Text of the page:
The Lonesome Road
|Climate/Terrain:||Temperate lands (Barovia)|
|Movement:||12, Fl 15 (B)|
|No. of Attacks:||3|
|Special Attacks:||Blood drain, sleep|
|Special Defenses:||+1 or better to hit, see below|
|Size:||M (6' tall)|
Why do I close the chimney flue before going to bed? Well? Yes, vampires must ask permission to enter a home. But that same restriction doesn?t apply to everything that roams the countryside at night.
– Andrei Tiszanov
The nocnitsa, sometimes called a night terror, is one of the most terrifying creatures to plague Barovia. Possessing the most dangerous attributes of a nosferatu and shadow, this nocturnal monster seeks living blood, and its feedings are often mistaken for those of a nosferatu vampire.
The nocnitsa’s natural form is that of an old crone, formed from indistinct, flickering shadows. Though she appears to be severely hunched over with age, the nocnitsa stands a full six feet tall. Its gnarled hands are tipped with wicked talons, while the creature’s lower half trails off into wisps of darkness. Few facial features can be discerned, except for the white spots that serve as the creature’s eyes, and the mouth filled with crooked fangs.
Nocnitsas do not communicate with other creatures, but it is not known if this is by choice or because of inability. They do emit a horrible, wheezing yowl when threatened.
Combat: Nocnitsas are powerful combatants, but unless cornered they prefer to flee rather than fight. They are cunning opponents, quickly singling out powerful warriors or spellcasters for elimination. If a nocnitsa has the advantage of surprise, it will ambush the most powerful member of group, strike quickly, and then flee into the night. Like shadows, nocnitsas are 90% undetectable in all conditions but the brightest light.
A nocnitsa possesses a Strength of 18/76, which grants her a +2 to attack rolls and a +4 to damage rolls (already factored into the monster’s statistics above). The nocnitsa can attack twice in a round with her sharp claws for 1d6+4 damage each, and once with her bite for 1d4+4 damage. Nocnitsas can only be struck by weapons of at least +1 enchantment. They are not undead creatures, but take 2d4 damage from a vial of holy water, and can be turned as spectres by priests normally able to turn undead. They are immune to poison, disease, suffocation, sleep, and life-affecting spells and effects, but are vulnerable to other mind-affecting magic (such as charm and hold). Though they dislike bright light, nocnitsas are not physically affected by it, and do not suffer the worst effects of a sunray spell. A nocnitsa can fly in her natural form with remarkable agility, and can shapechange into a raven at will. The transformation takes one round, however, during which time the nocnitsa can take no other actions, and opponents receive a +4 bonus to hit the creature.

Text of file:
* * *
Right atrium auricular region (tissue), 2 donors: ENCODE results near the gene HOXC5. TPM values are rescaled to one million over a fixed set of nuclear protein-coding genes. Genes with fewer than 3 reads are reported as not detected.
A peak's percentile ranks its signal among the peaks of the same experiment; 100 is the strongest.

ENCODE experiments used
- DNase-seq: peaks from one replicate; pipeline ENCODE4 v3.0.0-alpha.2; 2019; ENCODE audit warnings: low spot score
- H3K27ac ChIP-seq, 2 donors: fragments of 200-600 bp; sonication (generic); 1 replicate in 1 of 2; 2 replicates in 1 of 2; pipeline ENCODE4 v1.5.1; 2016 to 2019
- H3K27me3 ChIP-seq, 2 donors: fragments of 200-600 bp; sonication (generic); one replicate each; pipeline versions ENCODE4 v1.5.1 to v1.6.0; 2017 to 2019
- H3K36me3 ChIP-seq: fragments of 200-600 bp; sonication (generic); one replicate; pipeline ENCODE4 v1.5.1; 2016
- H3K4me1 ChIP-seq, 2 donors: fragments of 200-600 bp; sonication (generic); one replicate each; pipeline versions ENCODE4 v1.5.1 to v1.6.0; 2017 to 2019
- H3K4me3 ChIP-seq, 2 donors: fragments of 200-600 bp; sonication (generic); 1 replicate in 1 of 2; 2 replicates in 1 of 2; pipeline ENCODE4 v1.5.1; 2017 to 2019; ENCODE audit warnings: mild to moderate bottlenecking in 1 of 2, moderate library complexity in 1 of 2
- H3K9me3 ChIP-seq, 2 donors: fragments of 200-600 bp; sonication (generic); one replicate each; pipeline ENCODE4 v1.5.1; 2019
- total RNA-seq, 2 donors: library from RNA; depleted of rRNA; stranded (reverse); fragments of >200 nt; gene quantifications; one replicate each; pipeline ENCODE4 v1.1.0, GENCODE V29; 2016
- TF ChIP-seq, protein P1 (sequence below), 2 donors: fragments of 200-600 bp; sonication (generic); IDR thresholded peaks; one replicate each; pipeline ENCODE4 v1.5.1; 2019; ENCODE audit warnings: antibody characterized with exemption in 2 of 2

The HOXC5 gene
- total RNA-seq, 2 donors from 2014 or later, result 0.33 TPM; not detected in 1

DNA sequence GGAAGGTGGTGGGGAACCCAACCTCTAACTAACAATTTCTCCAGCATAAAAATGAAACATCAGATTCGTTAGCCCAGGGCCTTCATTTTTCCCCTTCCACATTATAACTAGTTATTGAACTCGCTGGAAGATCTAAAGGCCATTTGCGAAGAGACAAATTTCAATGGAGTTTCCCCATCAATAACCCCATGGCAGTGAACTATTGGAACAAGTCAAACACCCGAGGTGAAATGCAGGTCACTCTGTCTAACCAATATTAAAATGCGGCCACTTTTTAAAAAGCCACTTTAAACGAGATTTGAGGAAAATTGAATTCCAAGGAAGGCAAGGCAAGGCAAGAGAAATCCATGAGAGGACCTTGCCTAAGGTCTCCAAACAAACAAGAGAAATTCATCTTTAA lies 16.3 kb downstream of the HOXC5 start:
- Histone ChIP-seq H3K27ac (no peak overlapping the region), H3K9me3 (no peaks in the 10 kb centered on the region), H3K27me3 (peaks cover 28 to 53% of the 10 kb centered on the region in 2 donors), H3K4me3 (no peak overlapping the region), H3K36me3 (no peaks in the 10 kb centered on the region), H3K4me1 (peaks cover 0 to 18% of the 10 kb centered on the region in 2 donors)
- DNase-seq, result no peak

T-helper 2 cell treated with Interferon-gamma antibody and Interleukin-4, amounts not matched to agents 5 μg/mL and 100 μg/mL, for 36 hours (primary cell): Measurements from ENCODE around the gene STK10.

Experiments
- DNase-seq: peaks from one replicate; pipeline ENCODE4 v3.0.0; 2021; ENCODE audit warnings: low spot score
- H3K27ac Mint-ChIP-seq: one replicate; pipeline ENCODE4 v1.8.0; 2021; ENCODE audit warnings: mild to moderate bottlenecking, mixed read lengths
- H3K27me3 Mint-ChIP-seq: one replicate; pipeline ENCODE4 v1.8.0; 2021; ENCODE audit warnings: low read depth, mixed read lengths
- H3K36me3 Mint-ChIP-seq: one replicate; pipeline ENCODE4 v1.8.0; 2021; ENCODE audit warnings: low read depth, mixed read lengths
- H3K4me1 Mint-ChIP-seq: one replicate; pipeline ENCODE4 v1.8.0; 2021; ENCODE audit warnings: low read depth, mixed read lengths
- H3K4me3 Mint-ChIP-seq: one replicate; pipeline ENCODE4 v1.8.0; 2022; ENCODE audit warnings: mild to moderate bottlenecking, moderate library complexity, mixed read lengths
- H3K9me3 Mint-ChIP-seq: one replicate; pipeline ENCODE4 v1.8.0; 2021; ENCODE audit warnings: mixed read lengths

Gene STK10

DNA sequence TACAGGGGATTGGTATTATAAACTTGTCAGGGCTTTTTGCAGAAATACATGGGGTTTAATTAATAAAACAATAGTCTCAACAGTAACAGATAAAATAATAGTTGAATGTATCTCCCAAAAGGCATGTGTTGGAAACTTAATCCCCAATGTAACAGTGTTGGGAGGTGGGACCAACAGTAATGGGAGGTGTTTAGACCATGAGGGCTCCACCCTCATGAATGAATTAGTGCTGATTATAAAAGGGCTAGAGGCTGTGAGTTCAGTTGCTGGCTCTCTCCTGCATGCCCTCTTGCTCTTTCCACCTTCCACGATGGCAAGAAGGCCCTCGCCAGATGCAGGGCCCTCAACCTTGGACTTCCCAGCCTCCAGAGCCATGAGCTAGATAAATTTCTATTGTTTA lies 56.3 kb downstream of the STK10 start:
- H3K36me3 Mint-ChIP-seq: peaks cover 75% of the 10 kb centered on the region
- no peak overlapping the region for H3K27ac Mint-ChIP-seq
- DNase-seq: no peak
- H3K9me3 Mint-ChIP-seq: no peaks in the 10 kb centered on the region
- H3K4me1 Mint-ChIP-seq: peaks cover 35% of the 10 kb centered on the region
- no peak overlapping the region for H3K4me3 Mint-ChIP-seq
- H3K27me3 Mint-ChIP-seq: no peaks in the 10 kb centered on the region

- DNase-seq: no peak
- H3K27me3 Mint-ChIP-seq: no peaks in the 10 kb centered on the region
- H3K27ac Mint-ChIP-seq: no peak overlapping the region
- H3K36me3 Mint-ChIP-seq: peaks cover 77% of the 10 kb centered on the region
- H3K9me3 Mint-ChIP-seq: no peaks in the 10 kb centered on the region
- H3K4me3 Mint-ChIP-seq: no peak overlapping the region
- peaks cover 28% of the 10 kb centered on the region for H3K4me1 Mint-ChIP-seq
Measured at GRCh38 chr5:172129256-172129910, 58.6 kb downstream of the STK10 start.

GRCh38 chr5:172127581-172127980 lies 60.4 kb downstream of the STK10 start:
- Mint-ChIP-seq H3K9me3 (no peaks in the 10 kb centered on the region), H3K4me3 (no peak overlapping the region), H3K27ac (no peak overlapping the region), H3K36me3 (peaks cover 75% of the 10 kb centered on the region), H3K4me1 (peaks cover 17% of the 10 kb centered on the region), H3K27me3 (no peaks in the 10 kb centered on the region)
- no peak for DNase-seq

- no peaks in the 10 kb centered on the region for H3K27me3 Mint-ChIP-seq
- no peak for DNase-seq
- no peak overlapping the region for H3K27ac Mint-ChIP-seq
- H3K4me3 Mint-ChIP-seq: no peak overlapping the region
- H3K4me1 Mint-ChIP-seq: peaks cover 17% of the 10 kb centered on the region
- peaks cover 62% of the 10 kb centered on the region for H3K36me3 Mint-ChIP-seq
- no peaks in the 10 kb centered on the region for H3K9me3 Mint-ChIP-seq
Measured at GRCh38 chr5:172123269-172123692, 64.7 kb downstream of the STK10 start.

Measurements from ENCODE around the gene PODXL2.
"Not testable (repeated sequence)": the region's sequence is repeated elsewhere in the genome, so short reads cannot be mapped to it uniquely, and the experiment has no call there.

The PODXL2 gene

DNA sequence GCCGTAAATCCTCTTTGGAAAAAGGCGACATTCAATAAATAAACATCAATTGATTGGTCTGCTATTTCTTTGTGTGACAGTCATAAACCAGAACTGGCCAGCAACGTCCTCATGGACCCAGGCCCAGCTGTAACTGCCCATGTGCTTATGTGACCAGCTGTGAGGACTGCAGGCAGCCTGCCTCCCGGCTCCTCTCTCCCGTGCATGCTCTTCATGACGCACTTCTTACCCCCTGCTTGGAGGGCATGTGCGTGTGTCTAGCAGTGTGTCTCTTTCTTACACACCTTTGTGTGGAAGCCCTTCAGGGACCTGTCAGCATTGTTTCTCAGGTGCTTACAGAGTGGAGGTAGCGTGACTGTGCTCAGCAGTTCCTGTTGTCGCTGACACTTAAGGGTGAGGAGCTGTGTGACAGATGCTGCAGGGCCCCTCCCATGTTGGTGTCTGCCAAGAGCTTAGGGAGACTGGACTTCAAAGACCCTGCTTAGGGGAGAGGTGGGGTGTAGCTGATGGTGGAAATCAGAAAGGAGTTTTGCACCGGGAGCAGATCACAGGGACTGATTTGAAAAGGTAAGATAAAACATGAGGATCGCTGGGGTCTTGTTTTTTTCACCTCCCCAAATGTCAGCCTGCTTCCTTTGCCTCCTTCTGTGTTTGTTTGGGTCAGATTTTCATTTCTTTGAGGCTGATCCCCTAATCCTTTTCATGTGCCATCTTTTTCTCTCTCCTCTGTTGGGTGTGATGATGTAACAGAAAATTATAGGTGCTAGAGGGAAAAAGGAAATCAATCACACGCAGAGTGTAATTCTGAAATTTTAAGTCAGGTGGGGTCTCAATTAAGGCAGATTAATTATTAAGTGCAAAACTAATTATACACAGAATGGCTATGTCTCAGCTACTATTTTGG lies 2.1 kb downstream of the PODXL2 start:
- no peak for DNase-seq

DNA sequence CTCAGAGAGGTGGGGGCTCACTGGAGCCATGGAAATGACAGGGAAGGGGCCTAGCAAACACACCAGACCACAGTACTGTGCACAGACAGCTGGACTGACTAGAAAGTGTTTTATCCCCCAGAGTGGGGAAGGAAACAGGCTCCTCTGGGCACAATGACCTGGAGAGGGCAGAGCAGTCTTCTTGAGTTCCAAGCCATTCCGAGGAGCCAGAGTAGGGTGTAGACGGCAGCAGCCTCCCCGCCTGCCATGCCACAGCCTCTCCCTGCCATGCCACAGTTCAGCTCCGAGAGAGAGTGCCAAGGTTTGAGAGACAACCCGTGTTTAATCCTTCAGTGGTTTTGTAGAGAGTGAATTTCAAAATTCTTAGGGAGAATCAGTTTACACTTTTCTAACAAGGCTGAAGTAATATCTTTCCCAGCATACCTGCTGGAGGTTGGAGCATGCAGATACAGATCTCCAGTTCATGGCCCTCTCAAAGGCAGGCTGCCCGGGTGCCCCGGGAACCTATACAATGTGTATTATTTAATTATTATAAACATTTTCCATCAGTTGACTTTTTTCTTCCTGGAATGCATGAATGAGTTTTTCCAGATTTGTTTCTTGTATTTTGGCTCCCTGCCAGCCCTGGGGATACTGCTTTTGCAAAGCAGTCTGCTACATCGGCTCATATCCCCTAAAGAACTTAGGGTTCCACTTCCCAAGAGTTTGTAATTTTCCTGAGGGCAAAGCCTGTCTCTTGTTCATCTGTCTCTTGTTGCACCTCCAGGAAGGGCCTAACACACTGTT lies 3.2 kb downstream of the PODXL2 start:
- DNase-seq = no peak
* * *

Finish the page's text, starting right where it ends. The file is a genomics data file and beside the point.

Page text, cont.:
Raven Form: AC 7; MV 1, Fl 36 (B); #AT 1; Dmg/AT 1; SZ T.
Like a vampire, the nocnitsa has a powerful gaze attack. Anyone who looks into the creature’s white eyes must save vs. spell of be affected by a powerful version of the sleep spell. This gaze can affect creatures of any hit dice, though it does not affect undead or other creatures normally immune to sleep. The sleep functions normally in all other respects, though it lasts for three turns (thirty minutes) and the victim is not awakened by the nocnitsa’s blood drain (though he is still awakened by other attacks).
A nocnitsa can drain blood from victim who has fallen under her sleep gaze, as well as anyone who is unconscious or otherwise helpless. The nocnitsa bites the victim on the neck, and begins to drain Constitution points at a rate of one per round, much like a nosferatu. Like such undead creatures, the nocnitsa can increase the rate of this blood drain to three points of Constitution per round if it so desires. Constitution points are regained at a rate of one point every two days. Victims who reach zero Constitution are slain, but do not themselves become nocnitsas. Nocnitsas do not normally kill their victims outright, but prefer to visit them many times over the course of weeks, while the hapless soul wastes away from anemia.
An individual can be protected against a nocnitsa if the proper precautions are taken. Blessing someone before they fall asleep will prevent the nocnitsa from draining the recipient’s blood for the duration of the night. Furthermore, a nocnitsa cannot enter a circle made with iron filings, though she can break the circle through indirect means.
It should be noted that while nocnitsas appear insubstantial, they are not truly ethereal, and cannot pass through solid objects or the like.
Habitat/Society: Almost nothing is known of the nocnitsa’s origins or nature. At night, they slip into Barovian homes through chimneys or other convenient entrances, and seek out the youngest blood in the household (favoring small children and infants). They flee if discovered, but will often return to favorite “feeding grounds” at a later date even if they have been sighted or threatened. Nocnitsas are also known to attack wilderness travelers foolish enough to be journeying at night.
Barovians consider the nocnitsas to be a form of undead, but the Vistani know better. Oddly enough, their word for the creatures translates loosely as “visiting grandmothers”, and the gypsies are said to be protected against their feedings. The wiser raunies among the Vistani say that the nocnitsas are the embodied essence of Barovians’ paralyzing fear of the dark.
Ecology: Though they are not truly undead, nocnitsas seem to be similarly isolated from the natural world, existing only to feed upon the living. They do not require sleep or any sustenance other than warm blood. Some brave scholars have observed that nocnitsas have no daytime lairs, and seem to simply vanish at sunrise and then reappear at sunset.
The Lonesome Road
Last Modified: February 13, 2014, 18:15:04 GMT
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